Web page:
Cromer v. SSA
MEMORANDUM OPINION & ORDER, Motions terminated: Pla's motion for S/J 10 is GRANTED, in part, and that the Acting Commissioners motion for S/J 13 is DENIED. IT FURTHER ORDERED that this action be reversed and remanded to the Acting Commissioner for further consideration of Pla's ability to perform substantial gainful activity on a sustained basis. Signed by Judge Joseph M. Hood on 07/24/2017.(LC)cc: COR
UNITED STATES DISTRICT COURT
EASTERN DISTRICT OF KENTUCKY
CENTRAL DIVISION at LEXINGTON
TERESA ELAINE CROMER,
NANCY A. BERRYHILL, ACTING
COMMISSIONER OF SOCIAL
Civil Case No.
MEMORANDUM OPINION & ORDER
This matter is before the Court upon cross motions for
summary judgment [DEs 10 and 13]. The plaintiff has also filed a
reply memorandum. For the reasons stated below, this action will
be remanded to the Acting Commissioner for further consideration
of Plaintiff’s ability to perform substantial gainful activity
on a sustained basis.
The Court’s review of the Acting Commissioner’s decision
Commissioner are supported by substantial evidence, and whether
405(g); Richardson v. Perales, 402 U.S. 389, 390, 401 (1971).
The caption of this matter is amended to reflect that Nancy A. Berryhill
became the Acting Commissioner of Social Security on January 23, 2017,
replacing Carolyn W. Colvin in that role.
points that [the claimant] appears to raise in [his] brief on
appeal.” Hollon v. Comm’r of Soc. Sec., 447 F.3d 477, 491 (6th
benefits (DIB) in August 2013, alleging that she became disabled
administrative denials (Tr. 77-105, 107-10, 112-18) and a de
novo hearing (Tr. 27-72), an ALJ denied her claim in July 2015
(Tr. 9-26). The agency’s Appeals Council subsequently declined
review (Tr. 1-6), making the ALJ’s decision the final agency
404.981, 422.210(a) (2016).
This appeal followed.
First, she asserts the ALJ erroneously assigned “no
weight” to the medical opinions of the treating physician, Dr.
Stephen Lamb, a psychiatrist who had treated the plaintiff for
14 years, in violation of the treating physician rule.
case is on all fours with Gayheart v. Commissioner, 710 F.3d 365
(6th Cir. 2013), the leading Sixth Circuit case on how an ALJ
must weigh medical opinions and on the treating physician rule.
Second, she contends the ALJ refused to take testimony from the
plaintiff’s attending psychiatrist, Dr. Lamb, who attended the
hearing and wanted to testify, when it was clear that Dr. Lamb’s
testimony would have been helpful to the ALJ’s understanding of
the plaintiff’s medical condition.
Given these two issues, the
Plaintiff was 48 years old on her alleged onset date (Tr.
relevant work as a material handler/team member at an auto plant
(Tr. 68-69, 223).
Plaintiff had a long history of mental health treatment
with Stephen Lamb, M.D. (Tr. 575-76, 485-517, 539-52). In late
2012, Plaintiff started having violent thoughts about a coworker
(Tr. 63, 64, 345), and in January 2013, Plaintiff told Dr. Lamb
that she was very upset and agitated and unable to cope with
subsequently received short-term and long-term disability from
her job (Tr. 67, 345).
Dr. Lamb’s subsequent treatment notes reflected Plaintiff’s
symptoms waxed and waned over time (Tr. 495-511), particularly
around the time period after her best friend died in a car
accident (Tr. 502-03), but she remained active. For instance,
she continued regularly attending her sobriety group meetings
(Tr. 267, 500, 503, 504, 505, 508); gave rides to friends (Tr.
53, 543); volunteered (Tr. 546); went outside (Tr. 235, 248,
543, 546); and spent time with children (Tr. 497, 500, 501).
social worker, Deborah Spicer (Tr. 306-43, 460-84).
Both Dr. Lamb and Ms. Spicer provided letters and completed
Spicer completed forms stating that Plaintiff could not do her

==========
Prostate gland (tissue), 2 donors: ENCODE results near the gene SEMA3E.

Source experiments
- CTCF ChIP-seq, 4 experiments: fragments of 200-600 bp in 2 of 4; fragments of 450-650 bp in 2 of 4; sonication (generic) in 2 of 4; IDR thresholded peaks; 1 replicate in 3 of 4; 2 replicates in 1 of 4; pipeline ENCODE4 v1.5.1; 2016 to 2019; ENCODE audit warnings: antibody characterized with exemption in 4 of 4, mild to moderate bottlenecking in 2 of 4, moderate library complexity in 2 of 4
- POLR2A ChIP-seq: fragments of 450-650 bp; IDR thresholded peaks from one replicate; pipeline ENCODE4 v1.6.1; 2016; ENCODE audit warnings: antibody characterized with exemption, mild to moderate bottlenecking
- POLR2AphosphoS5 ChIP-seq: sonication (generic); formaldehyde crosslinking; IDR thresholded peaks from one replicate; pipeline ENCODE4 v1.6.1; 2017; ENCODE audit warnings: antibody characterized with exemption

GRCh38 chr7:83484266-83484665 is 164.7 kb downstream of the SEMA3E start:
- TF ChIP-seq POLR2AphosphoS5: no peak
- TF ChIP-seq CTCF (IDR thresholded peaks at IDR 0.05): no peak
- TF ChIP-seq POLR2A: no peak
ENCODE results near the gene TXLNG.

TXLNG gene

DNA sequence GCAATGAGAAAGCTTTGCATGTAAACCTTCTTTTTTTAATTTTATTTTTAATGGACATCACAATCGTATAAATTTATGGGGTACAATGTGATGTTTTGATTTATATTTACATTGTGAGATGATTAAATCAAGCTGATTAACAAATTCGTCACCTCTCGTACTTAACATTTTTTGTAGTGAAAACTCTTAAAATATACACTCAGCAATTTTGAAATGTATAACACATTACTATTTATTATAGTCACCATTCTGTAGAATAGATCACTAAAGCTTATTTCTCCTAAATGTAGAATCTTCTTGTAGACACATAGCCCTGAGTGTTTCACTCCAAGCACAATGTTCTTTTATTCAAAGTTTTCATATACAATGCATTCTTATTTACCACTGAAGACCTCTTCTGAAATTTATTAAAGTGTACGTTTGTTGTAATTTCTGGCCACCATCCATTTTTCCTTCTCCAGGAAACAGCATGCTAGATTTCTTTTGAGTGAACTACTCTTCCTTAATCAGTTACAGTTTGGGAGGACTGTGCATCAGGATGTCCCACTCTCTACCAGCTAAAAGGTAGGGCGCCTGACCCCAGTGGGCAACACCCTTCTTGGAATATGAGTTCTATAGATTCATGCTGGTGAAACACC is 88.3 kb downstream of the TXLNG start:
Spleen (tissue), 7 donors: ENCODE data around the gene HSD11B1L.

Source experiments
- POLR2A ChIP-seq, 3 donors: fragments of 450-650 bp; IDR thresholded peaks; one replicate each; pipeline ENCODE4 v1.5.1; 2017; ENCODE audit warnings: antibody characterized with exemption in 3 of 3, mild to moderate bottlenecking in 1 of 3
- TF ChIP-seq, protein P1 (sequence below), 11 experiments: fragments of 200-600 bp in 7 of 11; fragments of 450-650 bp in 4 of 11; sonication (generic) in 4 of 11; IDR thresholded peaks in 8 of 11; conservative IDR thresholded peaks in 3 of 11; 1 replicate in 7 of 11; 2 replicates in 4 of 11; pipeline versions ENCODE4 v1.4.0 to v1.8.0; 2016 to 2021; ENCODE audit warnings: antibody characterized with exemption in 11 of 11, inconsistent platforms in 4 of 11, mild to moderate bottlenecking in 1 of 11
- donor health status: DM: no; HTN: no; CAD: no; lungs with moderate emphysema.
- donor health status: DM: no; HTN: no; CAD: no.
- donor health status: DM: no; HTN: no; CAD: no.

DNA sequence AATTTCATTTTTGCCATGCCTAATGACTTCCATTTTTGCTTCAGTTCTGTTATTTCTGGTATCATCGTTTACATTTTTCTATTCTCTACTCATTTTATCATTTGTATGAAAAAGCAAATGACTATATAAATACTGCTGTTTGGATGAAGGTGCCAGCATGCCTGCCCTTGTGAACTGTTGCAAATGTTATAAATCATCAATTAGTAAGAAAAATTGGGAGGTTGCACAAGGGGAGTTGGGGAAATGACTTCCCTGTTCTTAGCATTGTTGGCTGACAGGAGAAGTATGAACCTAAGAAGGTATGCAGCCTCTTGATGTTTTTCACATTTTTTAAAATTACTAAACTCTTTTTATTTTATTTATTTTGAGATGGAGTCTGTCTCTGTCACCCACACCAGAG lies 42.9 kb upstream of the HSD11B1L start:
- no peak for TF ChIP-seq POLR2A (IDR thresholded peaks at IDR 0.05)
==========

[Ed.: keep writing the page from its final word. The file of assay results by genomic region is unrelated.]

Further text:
job on the assembly line at the Toyota plant (Tr. 319). In
August 2014, Dr. Lamb completed a form in which he opined that
Plaintiff was moderately limited in remembering instructions and
coordination with others; making simple work-related decisions;
coworkers and peers; maintaining socially appropriate behavior;
remaining aware of normal hazards; and set realistic goals. Dr.
Lamb stated Plaintiff was markedly limited in handling detailed
instructions, completing a normal workday and workweek, handling
supervision, and responding appropriately to changes in the work
setting (Tr. 492-94). Dr. Lamb also opined that Plaintiff had no
deficiencies in concentration, persistence, and pace; and four
or more episodes of decompensation, each of extended duration
That same month, Ms. Spicer completed the same form also
Plaintiff’s mental functioning (Tr. 457-59). She also wrote a
letter stating Plaintiff was compliant with treatment, but had a
euthymic mood. She stated that although Plaintiff had improved,
Ms. Spicer stated that Plaintiff’s
ability to cope with work was significantly compromised and she
“continued disability” (Tr. 456).
In a letter dated October 8, 2014, Dr. Lamb discussed how
Plaintiff’s symptoms wax and wane (Tr. 486).
He stated that
Plaintiff’s course seemed to be one of brief improvements on
medicine followed by a marked worsening, which had prevented her
from doing any meaningful work (Tr. 487).
The following month,
Plaintiff had poor or no ability to relate to co-workers, deal
with the public and work stresses, interact with supervisors,
He estimated that Plaintiff would miss four or
more days of work every month (Tr. 519).
In December 2014, Ms.
Spicer completed the same form opining Plaintiff had poor or no
ability in these same areas as well as in the area of using
judgment (Tr. 520).
Dr. Lamb authored another letter on June 22, 2015, in which
he stated that he had been treating Plaintiff for depression,
anxiety, and bipolar disorder since 2001, and during that time,
he had tried many different medications with varying degrees of
success (Tr. 575).
He noted that Plaintiff’s emotional problems
worsened in late 2012, and he took her off work in early 2013,
as she was potentially a danger to herself and others and not
able to perform her job (Tr. 575-76).
Dr. Lamb opined that
difficulties in maintaining concentration, persistence or pace
and repeated episodes of decompensation, along with a residual
disease process that resulted in such marginal adjustment that
even a minimal increase in mental demands would cause her to
decompensate (Tr. 575).
Dr. Lamb noted that he had suggested
Plaintiff check herself into a psychiatric hospital in February
2015, because of the severity of her condition at that time.
concluded that Plaintiff had been unable to perform her job
since January 2013 (Tr. 576).